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Webster’s Third International Dictionary defines an incline railway as one built on a slope in which cars raised and lowered by means of a wire rope or cable.
Most tourists, or visitors to Southern California, are surprised to learn that Los Angeles, and the surrounding countryside, is not dead-flat. It happens to be a series of hills, peaks and valleys. A condition that make it ideal for incline railways.
Los Angeles is fortunate to have one of the nation’s most modern, and high-tech, incline operations located at the Getty Center. It transports 1200 passengers per hour, from an underground parking garage, to the galleries and museum on top of the hill.
All inclines are not the same, nor is the track they run on. Angels Flight, the Mount Lowe Incline, and theone that ran up Mount Washington, were all two-car, three-rail systems, with a passing track in the center. Court flight was also a two-car system, but with a separate wire rope attached to each car. So one car was independent from the other. The Island Mountain Railway on Catalina Island, was a single-track system, with one car going up on one side of a mountain, while the other car went down the opposite site.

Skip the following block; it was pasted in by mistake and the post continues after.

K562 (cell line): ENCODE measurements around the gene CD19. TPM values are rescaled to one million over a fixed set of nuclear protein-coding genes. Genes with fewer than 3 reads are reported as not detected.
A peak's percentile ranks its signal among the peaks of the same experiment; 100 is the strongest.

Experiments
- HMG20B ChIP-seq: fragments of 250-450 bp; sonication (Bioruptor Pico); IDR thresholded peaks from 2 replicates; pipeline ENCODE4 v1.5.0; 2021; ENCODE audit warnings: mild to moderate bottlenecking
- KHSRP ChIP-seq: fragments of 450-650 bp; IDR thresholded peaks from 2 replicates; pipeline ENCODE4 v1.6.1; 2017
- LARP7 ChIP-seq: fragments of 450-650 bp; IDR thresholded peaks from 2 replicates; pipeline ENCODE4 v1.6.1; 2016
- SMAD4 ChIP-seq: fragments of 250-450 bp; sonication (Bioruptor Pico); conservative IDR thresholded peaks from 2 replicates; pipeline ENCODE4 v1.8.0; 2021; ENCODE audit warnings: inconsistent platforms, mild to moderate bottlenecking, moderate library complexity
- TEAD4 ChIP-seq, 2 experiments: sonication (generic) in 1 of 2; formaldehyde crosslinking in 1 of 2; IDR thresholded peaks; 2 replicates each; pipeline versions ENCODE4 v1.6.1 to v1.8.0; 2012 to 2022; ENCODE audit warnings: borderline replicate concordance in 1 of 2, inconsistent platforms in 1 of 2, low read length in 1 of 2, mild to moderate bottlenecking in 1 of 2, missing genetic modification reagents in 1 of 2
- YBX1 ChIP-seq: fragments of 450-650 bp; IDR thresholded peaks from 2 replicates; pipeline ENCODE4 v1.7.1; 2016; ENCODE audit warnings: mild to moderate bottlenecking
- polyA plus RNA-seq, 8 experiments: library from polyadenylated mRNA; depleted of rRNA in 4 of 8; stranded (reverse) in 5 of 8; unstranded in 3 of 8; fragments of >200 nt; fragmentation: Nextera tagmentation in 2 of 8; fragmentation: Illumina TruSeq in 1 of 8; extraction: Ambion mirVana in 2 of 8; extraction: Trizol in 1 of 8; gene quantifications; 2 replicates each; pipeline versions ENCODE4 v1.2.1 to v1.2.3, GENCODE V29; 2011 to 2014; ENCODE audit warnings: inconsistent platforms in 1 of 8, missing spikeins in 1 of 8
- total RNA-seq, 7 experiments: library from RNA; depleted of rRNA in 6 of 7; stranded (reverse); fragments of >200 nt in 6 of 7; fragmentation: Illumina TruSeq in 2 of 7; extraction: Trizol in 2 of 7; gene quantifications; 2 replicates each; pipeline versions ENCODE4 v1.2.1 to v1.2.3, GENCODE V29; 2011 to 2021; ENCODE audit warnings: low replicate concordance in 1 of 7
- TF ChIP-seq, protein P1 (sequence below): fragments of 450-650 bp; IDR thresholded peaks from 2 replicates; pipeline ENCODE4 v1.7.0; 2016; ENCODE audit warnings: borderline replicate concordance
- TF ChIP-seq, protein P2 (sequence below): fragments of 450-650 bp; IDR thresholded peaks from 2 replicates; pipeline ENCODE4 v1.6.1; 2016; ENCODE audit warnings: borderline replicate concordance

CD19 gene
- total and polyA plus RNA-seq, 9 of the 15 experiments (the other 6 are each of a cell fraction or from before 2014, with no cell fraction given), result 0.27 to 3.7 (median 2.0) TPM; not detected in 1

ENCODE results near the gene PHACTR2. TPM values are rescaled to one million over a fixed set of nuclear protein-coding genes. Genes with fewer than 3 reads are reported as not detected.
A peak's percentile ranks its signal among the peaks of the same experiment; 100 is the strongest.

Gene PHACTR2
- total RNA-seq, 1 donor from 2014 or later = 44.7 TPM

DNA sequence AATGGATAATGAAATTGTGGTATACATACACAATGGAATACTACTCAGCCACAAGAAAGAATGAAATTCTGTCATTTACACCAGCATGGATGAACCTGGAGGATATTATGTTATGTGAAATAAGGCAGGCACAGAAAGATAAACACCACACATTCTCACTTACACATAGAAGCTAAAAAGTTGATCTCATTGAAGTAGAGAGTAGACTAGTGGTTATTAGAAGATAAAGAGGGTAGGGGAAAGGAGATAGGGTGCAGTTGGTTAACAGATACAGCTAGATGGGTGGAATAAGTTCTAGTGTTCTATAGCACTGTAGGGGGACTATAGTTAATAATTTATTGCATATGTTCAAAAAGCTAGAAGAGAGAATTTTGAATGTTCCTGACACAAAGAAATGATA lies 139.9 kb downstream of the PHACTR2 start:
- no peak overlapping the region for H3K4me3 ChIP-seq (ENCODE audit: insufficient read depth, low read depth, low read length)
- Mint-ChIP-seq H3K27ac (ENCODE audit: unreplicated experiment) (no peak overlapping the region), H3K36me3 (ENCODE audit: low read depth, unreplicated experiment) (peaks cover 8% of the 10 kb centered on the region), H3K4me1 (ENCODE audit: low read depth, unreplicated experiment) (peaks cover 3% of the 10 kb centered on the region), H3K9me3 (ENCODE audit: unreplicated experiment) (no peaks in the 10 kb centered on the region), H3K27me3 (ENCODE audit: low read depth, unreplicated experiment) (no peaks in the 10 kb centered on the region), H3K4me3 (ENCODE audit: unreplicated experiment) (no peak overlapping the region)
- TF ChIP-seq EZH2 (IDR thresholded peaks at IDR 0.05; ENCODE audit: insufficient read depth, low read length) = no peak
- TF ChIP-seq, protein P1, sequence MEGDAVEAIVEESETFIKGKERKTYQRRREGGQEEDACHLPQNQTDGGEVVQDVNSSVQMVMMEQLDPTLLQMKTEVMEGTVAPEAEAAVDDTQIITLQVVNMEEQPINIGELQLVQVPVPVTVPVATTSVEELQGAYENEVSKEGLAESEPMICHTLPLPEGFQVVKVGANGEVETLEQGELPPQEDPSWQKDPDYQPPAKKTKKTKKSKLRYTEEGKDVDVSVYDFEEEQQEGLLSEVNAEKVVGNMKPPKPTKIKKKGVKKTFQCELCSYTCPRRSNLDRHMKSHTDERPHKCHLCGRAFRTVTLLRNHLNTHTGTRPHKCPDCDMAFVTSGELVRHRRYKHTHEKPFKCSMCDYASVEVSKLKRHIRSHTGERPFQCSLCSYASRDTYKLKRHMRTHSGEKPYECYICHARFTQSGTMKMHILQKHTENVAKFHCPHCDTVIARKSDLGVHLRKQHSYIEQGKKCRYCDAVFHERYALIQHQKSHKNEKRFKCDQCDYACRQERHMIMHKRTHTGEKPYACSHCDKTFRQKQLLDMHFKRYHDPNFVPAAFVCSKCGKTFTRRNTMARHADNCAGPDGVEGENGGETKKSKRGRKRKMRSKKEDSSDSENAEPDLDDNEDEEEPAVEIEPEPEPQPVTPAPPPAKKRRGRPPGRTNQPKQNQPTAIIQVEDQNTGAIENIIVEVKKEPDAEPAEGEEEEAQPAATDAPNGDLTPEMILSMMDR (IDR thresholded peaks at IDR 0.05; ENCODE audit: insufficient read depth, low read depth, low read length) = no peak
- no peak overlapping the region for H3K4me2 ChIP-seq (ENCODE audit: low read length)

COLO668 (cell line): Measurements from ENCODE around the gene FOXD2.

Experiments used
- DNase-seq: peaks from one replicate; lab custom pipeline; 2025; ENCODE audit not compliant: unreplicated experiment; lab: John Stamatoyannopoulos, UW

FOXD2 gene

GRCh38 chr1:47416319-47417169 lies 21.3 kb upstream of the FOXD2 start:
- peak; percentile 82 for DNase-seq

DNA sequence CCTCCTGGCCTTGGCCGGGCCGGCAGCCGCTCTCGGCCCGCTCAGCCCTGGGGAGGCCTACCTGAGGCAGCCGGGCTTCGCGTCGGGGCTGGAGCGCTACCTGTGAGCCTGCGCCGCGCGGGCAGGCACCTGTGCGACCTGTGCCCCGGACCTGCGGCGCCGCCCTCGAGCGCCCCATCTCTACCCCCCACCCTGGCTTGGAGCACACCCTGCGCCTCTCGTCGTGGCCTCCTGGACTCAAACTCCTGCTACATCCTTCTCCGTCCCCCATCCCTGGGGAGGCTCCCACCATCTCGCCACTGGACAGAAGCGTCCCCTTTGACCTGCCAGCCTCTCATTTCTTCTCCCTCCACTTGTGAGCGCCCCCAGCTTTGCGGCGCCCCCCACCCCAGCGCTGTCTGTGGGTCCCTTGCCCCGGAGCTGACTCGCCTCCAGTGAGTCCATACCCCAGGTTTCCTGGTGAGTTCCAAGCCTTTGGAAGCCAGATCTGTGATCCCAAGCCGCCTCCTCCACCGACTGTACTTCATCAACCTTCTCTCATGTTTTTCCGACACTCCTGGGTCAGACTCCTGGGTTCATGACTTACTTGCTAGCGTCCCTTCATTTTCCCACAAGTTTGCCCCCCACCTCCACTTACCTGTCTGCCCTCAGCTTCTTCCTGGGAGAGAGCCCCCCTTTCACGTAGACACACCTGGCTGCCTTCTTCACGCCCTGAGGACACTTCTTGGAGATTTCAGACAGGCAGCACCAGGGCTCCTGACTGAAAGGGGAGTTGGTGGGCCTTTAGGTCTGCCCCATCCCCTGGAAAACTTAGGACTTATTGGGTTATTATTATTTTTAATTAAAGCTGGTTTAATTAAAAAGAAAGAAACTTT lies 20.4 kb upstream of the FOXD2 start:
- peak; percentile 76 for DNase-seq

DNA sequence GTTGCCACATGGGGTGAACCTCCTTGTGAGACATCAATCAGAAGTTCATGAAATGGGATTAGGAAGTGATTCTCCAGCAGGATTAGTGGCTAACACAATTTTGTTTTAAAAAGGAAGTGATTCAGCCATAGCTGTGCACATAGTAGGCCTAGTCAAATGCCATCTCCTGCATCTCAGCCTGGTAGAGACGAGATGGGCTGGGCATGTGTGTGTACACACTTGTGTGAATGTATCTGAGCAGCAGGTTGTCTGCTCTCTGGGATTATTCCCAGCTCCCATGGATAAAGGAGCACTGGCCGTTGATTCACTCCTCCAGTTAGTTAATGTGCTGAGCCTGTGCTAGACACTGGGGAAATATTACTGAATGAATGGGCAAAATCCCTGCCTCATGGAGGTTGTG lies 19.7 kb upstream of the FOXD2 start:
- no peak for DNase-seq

Incline Railways of Los Angeles and Southern California by Donald Duke presents for the first time a look at all these commercial or proposed inclines of the Southern California region. Learn which was the shortest railway in the world, and one which was nearly a mile in length. A dozen inclines are presented in this book. Learn how they came about, who built them, and why some of them were abandoned.